largest (adj.) Look up largest at Dictionary.com
superlative of large (q.v.).
lariat (n.) Look up lariat at Dictionary.com
1832, American English, from Spanish la reata "the rope," from reatar "to tie against," from re- "back" + atar "to tie," from Latin aptare "to join" (see adapt).
lark (n.1) Look up lark at Dictionary.com
"songbird," early 14c., earlier lauerche (c.1200), from Old English lawerce (late Old English laferce), from Proto-Germanic *laiw(a)rikon (cognates: Old Saxon lewerka, Frisian liurk, Old Norse lævirik, Dutch leeuwerik, German Lerche), of unknown origin. Some Old English and Old Norse forms suggest a compound meaning "treason-worker," but there is no folk tale to explain or support this.
lark (n.2) Look up lark at Dictionary.com
"spree, frolic," 1811, possibly shortening of skylark (1809), sailors' slang "play rough in the rigging of a ship" (larks were proverbial for high-flying), or from English dialectal lake/laik "to play" (c.1300, from Old Norse leika "to play," from PIE *leig- "to leap") with intrusive -r- common in southern British dialect. The verb lake, considered characteristic of Northern English vocabulary, is the opposite of work but lacks the other meanings of play. As a verb, from 1813. Related: Larked; larking.
larking (n.) Look up larking at Dictionary.com
"fun, frolicking," 1813, from present participle of lark (v.); see lark (n.2).
larkspur (n.) Look up larkspur at Dictionary.com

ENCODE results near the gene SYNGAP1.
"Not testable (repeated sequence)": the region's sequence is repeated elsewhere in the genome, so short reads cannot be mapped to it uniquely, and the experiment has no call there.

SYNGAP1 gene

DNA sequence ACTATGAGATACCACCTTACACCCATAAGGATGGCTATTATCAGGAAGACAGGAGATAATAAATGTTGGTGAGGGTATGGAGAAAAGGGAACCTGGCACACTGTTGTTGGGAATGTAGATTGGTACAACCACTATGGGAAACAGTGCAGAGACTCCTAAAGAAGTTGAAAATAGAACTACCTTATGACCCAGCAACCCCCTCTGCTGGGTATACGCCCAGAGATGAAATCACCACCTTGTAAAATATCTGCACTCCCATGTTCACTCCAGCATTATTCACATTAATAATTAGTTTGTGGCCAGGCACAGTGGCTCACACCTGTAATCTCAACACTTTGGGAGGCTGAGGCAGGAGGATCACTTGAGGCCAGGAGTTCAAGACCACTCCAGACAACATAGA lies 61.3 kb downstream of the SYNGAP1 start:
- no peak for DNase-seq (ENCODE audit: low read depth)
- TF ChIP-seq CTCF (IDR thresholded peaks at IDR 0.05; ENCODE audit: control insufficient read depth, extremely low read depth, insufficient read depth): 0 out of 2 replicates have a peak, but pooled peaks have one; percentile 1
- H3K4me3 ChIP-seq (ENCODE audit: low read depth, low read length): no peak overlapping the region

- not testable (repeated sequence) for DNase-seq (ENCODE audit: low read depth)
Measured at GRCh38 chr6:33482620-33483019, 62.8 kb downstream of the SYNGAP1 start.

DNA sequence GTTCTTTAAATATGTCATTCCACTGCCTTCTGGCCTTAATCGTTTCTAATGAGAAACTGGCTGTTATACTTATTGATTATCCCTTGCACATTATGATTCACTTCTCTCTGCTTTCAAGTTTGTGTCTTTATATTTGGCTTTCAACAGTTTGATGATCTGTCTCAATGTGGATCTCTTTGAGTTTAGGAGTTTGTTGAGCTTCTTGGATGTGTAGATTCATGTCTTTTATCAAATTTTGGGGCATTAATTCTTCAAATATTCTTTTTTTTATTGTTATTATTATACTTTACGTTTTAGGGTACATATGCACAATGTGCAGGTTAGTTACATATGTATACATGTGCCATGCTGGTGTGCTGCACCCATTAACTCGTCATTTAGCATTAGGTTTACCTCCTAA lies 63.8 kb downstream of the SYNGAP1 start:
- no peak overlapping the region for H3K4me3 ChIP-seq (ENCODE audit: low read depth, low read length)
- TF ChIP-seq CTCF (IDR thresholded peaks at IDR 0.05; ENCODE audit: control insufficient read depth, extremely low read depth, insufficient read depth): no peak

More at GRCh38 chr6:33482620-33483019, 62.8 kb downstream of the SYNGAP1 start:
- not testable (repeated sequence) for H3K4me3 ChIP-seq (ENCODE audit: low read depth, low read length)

type of plant, 1570s, from lark (n.) + spur (n.); so called from resemblance to the bird's large hind claws.
larrup (v.) Look up larrup at Dictionary.com
"to beat, thrash," 1823, of unknown origin, possibly related to Dutch larpen "to thrash." First mentioned as a Suffolk dialect word.
Larry Look up Larry at Dictionary.com
masc. proper name, often a familiar form of Lawrence.
larva (n.) Look up larva at Dictionary.com
1650s, "a ghost, specter," from Latin larva (plural larvae), earlier larua "ghost," also "mask;" applied in biological sense 1768 by Linnaeus because immature forms of insects "mask" the adult forms. On the double sense of the Latin word, Carlo Ginzburg, among other students of mythology and folklore, has commented on "the well-nigh universal association between masks and the spirits of the dead."
larvae (n.) Look up larvae at Dictionary.com
plural of larva (q.v.).
larval (adj.) Look up larval at Dictionary.com
1650s, from Latin larvalis, from larva (see larva).
laryngeal (adj.) Look up laryngeal at Dictionary.com
1795, from medical Latin laryngeus, from Greek larynx (see larynx) + English -al (1).
laryngitis (n.) Look up laryngitis at Dictionary.com
1822, Medical Latin, from comb. form of larynx (q.v.) + -itis.
larynx (n.) Look up larynx at Dictionary.com
1570s, from Middle French larynx (16c.), from Modern Latin, from Greek larynx (genitive laryngos) "the upper windpipe," probably from laimos "throat," influenced by pharynx "throat, windpipe."
lasagna (n.) Look up lasagna at Dictionary.com
"pasta cut in long, wide strips; a dish made from this," 1760 (as an Italian word in English), from Italian (plural is lasagne), from Vulgar Latin *lasania, from Latin lasanum "a pot," from Greek lasanon "pot with feet, trivet."
lascar (n.) Look up lascar at Dictionary.com
East Indian sailor, 1620s, from Portuguese lachar, from Hindi lashkari "soldier, native sailor," from lashkar "army, camp," from Persian lashkar. Compare Arabic al-'askar "the army," perhaps from Persian.